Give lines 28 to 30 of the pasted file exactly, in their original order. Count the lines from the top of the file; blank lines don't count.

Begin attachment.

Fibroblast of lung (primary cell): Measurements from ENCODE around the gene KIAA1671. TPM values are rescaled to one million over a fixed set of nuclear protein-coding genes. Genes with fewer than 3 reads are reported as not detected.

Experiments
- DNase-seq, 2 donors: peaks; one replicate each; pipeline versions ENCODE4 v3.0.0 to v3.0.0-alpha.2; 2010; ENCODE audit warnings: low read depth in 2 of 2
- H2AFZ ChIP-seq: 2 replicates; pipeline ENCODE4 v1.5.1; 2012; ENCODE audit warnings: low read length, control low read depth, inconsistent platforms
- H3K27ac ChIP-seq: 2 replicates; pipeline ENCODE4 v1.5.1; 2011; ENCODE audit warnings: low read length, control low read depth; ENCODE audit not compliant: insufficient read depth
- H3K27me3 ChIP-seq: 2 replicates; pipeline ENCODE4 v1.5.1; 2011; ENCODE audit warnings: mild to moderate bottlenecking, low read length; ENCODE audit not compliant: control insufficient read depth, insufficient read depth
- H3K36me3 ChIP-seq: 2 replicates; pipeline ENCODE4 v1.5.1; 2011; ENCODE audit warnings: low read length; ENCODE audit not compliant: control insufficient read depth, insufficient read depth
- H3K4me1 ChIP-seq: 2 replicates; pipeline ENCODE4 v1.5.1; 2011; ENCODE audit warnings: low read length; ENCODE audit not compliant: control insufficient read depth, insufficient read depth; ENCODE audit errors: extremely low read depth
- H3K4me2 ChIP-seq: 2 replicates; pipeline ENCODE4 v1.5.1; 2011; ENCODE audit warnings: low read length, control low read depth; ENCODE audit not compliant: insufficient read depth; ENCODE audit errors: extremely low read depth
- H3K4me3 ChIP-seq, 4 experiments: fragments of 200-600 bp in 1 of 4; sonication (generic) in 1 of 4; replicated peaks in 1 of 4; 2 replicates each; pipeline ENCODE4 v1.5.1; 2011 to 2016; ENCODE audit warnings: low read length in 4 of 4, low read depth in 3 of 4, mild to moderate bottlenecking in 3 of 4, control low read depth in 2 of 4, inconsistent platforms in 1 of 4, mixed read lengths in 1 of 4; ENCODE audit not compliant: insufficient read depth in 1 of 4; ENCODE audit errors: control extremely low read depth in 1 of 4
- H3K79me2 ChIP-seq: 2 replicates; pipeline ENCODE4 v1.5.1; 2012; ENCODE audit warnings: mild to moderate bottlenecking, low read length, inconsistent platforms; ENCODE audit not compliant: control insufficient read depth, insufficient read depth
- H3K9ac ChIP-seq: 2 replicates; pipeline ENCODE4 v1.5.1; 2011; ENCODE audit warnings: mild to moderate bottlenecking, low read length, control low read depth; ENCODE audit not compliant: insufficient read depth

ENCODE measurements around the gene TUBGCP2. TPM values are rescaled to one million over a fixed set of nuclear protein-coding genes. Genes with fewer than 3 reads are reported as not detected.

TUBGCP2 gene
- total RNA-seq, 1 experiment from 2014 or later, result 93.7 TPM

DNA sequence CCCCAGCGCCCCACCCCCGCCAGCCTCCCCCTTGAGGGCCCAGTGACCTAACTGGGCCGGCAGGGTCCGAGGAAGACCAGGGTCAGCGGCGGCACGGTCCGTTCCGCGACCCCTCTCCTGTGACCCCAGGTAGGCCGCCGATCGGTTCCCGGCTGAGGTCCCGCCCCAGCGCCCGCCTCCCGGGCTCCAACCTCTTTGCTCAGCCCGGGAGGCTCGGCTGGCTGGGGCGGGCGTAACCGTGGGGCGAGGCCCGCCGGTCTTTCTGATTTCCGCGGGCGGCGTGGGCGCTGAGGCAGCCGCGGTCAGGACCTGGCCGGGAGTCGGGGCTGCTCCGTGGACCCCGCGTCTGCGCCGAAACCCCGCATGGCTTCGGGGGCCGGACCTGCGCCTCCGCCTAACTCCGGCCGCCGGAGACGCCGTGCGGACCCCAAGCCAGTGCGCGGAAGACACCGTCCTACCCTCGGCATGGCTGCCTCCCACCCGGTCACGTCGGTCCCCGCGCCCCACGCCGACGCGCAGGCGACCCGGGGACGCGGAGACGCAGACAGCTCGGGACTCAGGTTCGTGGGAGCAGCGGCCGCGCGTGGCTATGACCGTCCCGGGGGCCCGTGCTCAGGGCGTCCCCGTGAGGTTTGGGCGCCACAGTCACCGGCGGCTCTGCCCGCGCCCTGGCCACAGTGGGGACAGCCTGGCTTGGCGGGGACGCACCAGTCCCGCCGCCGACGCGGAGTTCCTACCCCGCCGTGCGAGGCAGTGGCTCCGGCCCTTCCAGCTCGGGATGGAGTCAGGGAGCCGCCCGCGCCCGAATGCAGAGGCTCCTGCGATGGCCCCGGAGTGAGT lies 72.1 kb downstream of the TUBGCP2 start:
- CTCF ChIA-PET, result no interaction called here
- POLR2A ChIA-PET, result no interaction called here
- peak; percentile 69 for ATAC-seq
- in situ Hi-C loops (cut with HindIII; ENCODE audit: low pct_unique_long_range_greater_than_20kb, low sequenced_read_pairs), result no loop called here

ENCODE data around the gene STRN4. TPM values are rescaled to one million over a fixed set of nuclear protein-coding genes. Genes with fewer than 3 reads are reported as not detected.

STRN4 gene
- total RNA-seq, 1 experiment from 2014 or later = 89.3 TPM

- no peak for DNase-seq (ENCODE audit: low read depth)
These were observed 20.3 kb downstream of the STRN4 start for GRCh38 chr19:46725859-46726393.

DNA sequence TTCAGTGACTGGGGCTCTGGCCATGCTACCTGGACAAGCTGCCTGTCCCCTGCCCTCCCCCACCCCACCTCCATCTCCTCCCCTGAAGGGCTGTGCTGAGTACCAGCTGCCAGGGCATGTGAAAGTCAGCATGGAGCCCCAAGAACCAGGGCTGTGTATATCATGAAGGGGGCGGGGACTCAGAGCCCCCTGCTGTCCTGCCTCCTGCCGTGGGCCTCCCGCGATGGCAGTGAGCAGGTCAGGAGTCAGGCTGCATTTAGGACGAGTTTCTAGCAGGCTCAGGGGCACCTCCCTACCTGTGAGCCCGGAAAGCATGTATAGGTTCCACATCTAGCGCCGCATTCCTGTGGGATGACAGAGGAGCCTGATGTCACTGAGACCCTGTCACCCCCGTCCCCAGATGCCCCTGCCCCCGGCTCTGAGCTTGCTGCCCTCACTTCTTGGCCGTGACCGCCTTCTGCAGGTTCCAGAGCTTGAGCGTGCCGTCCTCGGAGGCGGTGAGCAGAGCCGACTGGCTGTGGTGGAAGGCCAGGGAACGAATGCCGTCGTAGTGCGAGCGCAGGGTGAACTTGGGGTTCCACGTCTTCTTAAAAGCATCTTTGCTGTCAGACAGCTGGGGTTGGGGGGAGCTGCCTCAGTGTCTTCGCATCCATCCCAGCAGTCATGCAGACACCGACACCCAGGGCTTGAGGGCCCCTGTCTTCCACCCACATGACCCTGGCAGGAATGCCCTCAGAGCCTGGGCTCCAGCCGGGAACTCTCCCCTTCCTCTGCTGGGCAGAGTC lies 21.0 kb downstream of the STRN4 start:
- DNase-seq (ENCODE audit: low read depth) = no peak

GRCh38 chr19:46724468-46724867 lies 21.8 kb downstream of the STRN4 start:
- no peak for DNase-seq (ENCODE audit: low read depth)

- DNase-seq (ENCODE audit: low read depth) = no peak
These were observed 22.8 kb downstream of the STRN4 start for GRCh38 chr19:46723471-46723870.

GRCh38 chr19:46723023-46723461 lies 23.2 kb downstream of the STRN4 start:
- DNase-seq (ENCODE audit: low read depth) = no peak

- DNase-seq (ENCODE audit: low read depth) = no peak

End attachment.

GRCh38 chr19:46724468-46724867 lies 21.8 kb downstream of the STRN4 start:
- no peak for DNase-seq (ENCODE audit: low read depth)

- DNase-seq (ENCODE audit: low read depth) = no peak